Ingrid Turinawe is chairperson of the Women’s League in the leading opposition party, Forum for Democratic Change (FDC), but Ugandans know her more for her brand of courageous and cantankerous politics.
Already boasting of having composed and crooned a song, Turinawe added to her long list of pranks last week when she faced off with the police as the Activists for Change (A4C) kick-started the walk-to-work protests. Turinawe’s cunning plans that beat a security ring around her home made her an instant TV sensation. The same footage, posted on YouTube, went viral.
No wonder FDC president Dr Kizza Besigye told journalists last week that the mantle for causing trouble in this year’s edition of the protests has been handed to Turinawe. Another FDC strong woman, Ann Mugisha, who first met Turinawe after she returned from her nine-year exile in the United States in 2010, describes her colleague as “a very unique, stubborn individual” who is committed to her cause that she doesn’t realise what she is doing is unique”.
Sarah Eperu, FDC spokesperson of the Women’s League, first met Turinawe in 2004 while both were still members of Reform Agenda – a pressure group that gave birth to FDC. Turinawe was then secretary general of the council in Rukungiri district. The two, together with other women, formed the Women’s League during a meeting organised by Beti Kamya, who has since left the party, Winnie Byanyima and Joyce Nabbosa Ssebugwawo.
“She was very eloquent and assertive when she stood up to talk about herself. She automatically became the chairperson of the Women’s League,” Eperu recalls.
When FDC was formed in 2005, Turinawe was nominated unopposed for the post. Her success over the years hasn’t surprised Eperu who not only knows her as “a very brave person”, but also someone who goes for what she wants “aggressively”.
Last week, Turinawe wanted to drive to the city centre in Kampala but police had cordoned off her nearly complete house in Gayaza. She did what she does best – go for it aggressively. Only this time, it was her Toyota Noah that showcased her aggression as she left the police in a thick cloud of dust.
Shaped by polygamy
Turinawe attributes her fighting spirit to her childhood. She grew up in a polygamous family where it was a rat-race to stand out. Born on November 23, 1973 to Jane Bakesiga and Stanley Bakwatilenda in Kashojwa village, Rugyeyo sub-county, in Kanungu district, Turinawe says there was “a lot of competition among women as mothers and among us the children” in the polygamous family.
She added: “My mother is a character who hated failure. She would work very hard to succeed in raising us. In her garden and rearing her animals, she competed to be the favourite”.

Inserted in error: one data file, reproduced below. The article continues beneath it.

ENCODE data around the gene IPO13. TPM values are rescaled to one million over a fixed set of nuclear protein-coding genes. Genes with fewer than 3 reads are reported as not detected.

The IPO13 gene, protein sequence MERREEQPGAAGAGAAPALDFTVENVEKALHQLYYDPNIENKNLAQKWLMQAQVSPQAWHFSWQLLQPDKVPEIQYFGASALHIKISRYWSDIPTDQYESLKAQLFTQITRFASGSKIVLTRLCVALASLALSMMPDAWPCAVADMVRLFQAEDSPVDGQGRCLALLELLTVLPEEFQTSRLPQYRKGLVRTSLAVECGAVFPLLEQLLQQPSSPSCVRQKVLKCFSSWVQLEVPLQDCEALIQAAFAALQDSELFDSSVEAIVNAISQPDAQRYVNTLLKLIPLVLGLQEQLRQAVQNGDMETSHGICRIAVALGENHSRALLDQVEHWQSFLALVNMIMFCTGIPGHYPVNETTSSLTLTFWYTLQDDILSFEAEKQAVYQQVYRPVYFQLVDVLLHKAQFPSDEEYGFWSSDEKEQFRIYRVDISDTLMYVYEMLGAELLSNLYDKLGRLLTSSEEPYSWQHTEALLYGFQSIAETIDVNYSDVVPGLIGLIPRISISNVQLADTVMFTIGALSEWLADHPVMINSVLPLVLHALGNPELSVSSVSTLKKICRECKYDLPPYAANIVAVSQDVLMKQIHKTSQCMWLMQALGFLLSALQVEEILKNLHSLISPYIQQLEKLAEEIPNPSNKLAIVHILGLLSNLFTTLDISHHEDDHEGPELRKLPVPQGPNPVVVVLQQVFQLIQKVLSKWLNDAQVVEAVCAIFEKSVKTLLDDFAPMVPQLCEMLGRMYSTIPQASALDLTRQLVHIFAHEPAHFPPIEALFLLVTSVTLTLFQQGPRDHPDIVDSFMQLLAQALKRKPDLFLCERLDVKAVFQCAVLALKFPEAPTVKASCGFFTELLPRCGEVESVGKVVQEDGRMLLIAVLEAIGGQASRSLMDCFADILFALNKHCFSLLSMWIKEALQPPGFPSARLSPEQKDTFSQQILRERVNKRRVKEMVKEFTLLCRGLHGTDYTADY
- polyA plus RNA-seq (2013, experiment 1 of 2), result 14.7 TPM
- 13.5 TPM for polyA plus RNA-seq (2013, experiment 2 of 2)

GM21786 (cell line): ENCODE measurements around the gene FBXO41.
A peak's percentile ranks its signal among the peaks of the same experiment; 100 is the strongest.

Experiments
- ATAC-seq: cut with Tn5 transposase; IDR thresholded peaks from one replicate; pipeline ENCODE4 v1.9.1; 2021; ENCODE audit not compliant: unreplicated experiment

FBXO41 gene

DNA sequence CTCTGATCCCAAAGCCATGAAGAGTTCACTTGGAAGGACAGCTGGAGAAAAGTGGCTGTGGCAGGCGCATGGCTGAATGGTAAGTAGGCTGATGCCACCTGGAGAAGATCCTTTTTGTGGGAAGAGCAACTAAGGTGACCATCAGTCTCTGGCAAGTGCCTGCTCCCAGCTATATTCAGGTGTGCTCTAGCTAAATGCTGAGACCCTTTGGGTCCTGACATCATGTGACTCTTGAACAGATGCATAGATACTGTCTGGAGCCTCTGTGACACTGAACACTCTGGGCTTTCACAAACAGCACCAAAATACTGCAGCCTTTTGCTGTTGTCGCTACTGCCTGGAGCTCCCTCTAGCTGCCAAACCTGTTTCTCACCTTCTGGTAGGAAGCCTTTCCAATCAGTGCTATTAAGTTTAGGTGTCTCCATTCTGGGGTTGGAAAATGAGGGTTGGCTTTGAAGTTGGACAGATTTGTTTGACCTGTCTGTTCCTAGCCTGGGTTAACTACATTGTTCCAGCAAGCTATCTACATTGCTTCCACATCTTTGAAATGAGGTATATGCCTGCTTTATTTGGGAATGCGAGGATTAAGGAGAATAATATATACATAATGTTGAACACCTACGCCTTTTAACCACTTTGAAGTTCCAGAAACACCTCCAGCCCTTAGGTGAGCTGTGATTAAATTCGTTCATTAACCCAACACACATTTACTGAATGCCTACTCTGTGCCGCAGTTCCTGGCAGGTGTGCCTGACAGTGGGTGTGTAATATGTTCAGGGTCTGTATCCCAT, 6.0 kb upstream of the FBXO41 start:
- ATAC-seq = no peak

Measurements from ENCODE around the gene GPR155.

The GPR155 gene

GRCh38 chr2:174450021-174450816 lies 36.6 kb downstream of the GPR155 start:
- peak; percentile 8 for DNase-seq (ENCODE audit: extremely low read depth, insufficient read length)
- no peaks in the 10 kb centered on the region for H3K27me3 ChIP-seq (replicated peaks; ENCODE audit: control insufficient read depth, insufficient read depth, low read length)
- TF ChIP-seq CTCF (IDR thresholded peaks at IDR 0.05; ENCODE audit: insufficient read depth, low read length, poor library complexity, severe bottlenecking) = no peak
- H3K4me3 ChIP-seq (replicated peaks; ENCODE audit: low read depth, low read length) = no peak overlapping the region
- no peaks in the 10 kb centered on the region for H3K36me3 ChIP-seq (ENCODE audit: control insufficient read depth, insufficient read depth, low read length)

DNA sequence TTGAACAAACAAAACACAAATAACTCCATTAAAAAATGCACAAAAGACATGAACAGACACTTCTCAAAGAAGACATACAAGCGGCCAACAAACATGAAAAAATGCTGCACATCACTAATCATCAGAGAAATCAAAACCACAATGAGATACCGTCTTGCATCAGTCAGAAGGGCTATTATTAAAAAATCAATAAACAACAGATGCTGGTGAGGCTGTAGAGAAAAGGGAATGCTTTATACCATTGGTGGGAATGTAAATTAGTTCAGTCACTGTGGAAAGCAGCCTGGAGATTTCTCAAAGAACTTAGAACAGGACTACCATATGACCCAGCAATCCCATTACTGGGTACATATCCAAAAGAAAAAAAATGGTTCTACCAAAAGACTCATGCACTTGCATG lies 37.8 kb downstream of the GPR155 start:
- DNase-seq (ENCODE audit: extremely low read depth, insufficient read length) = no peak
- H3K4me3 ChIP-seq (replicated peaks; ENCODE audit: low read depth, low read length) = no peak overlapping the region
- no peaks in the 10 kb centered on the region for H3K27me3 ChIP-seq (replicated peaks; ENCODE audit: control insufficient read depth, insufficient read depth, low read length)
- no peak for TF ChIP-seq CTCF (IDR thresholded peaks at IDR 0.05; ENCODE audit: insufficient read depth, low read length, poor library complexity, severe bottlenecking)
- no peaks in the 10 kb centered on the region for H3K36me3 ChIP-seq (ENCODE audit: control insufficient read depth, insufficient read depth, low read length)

It is in this polygamous family that Turinawe was nurtured to grow into a competitive fighter. Her mother had ten children of her own, while her father had many more from his other three wives.
“My leadership skills started at home. When visitors came home, my father picked me to introduce the family, give a speech and lead prayers. So I think I was a leader right from home to school,” Turinawe says.
Turinawe went to Rugyeyo Primary School and later Kinyasano Girls High school where she completed A-level. Those who went to the same school at the same time remember Turinawe as a student who was academically brilliant and vocal. She was still a student when she met a young man, Jackson Turinawe, who would later become her husband.
“I met him through a friend called Faith. We were still young and we were at school. We got to know each other as we waited to finish school,” she recalls.
After her Senior Six in 1992, Turinawe married the prominent businessman in Rukungiri town. Together, they have five children. Turinawe would later continue with her education at the Kabale based National Teachers’ College where she attained a Diploma in Education. She practised for a year before she opted to help her husband run his pharmacy business located on Republic road in Rukungiri town. In 1998, Turinawe plunged into active politics, being elected district councillor for Buhunga and Ruhinda sub-counties in Rukungiri district council. This marked her arrival onto the political scene.
She was active in the 2001 election campaigns, passionately campaigning for herself and for Besigye in the western region. Besigye lost the elections, but Turinawe was re-elected councillor. In 2003, when Kanungu district was carved out of Rukungiri district, Turinawe became deputy speaker of Rukungiri district. A year later, she assumed the role of speaker after the former speaker, George Owakiroru, was detained alongside others on allegations that they were behind the shadowy People’s Redemption Army (PRA) rebel group.